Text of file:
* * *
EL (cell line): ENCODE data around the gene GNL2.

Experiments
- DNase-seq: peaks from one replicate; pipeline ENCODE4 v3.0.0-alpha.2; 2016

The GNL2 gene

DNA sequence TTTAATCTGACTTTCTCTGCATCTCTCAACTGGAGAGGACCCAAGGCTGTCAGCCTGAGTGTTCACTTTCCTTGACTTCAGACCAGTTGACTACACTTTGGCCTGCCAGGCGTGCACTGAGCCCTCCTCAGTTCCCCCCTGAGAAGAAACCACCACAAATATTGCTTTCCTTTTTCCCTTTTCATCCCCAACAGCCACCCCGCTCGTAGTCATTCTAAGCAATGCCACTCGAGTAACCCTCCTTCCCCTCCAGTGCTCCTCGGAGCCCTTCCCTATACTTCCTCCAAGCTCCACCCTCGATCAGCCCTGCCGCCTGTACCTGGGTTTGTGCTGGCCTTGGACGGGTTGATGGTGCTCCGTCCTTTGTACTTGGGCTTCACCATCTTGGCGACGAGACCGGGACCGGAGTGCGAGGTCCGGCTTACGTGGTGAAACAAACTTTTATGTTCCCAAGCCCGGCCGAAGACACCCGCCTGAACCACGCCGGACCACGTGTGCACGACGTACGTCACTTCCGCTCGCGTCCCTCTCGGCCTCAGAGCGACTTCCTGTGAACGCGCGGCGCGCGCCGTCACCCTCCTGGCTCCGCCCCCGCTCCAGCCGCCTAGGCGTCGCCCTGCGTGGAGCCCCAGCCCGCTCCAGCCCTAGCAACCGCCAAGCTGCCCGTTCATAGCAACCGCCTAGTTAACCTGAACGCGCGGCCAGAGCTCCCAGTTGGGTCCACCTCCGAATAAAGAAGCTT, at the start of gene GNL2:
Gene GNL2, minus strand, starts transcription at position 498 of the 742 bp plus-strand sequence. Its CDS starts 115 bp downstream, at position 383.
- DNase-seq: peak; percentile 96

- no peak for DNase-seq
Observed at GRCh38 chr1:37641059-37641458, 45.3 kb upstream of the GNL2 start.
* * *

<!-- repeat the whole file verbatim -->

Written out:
EL (cell line): ENCODE data around the gene GNL2.

Experiments
- DNase-seq: peaks from one replicate; pipeline ENCODE4 v3.0.0-alpha.2; 2016

The GNL2 gene

DNA sequence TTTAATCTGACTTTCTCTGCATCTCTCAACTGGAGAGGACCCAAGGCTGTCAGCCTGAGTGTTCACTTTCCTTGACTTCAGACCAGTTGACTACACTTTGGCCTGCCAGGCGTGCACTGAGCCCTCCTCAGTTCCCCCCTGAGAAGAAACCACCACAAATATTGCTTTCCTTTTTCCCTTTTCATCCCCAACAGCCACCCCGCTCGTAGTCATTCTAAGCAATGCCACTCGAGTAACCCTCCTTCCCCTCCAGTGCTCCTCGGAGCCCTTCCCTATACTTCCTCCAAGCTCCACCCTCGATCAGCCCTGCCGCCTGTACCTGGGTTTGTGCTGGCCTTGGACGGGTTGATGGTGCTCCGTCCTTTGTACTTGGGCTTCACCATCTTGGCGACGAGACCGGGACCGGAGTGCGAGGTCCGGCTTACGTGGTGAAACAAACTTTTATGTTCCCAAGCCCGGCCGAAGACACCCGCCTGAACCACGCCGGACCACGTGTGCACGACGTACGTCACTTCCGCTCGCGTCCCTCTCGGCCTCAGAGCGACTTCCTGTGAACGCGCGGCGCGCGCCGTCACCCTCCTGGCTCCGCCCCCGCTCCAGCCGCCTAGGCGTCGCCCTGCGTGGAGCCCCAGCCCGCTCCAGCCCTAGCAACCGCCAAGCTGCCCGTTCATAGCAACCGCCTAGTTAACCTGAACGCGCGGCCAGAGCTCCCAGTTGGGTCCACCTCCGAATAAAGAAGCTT, at the start of gene GNL2:
Gene GNL2, minus strand, starts transcription at position 498 of the 742 bp plus-strand sequence. Its CDS starts 115 bp downstream, at position 383.
- DNase-seq: peak; percentile 96

- no peak for DNase-seq
Observed at GRCh38 chr1:37641059-37641458, 45.3 kb upstream of the GNL2 start.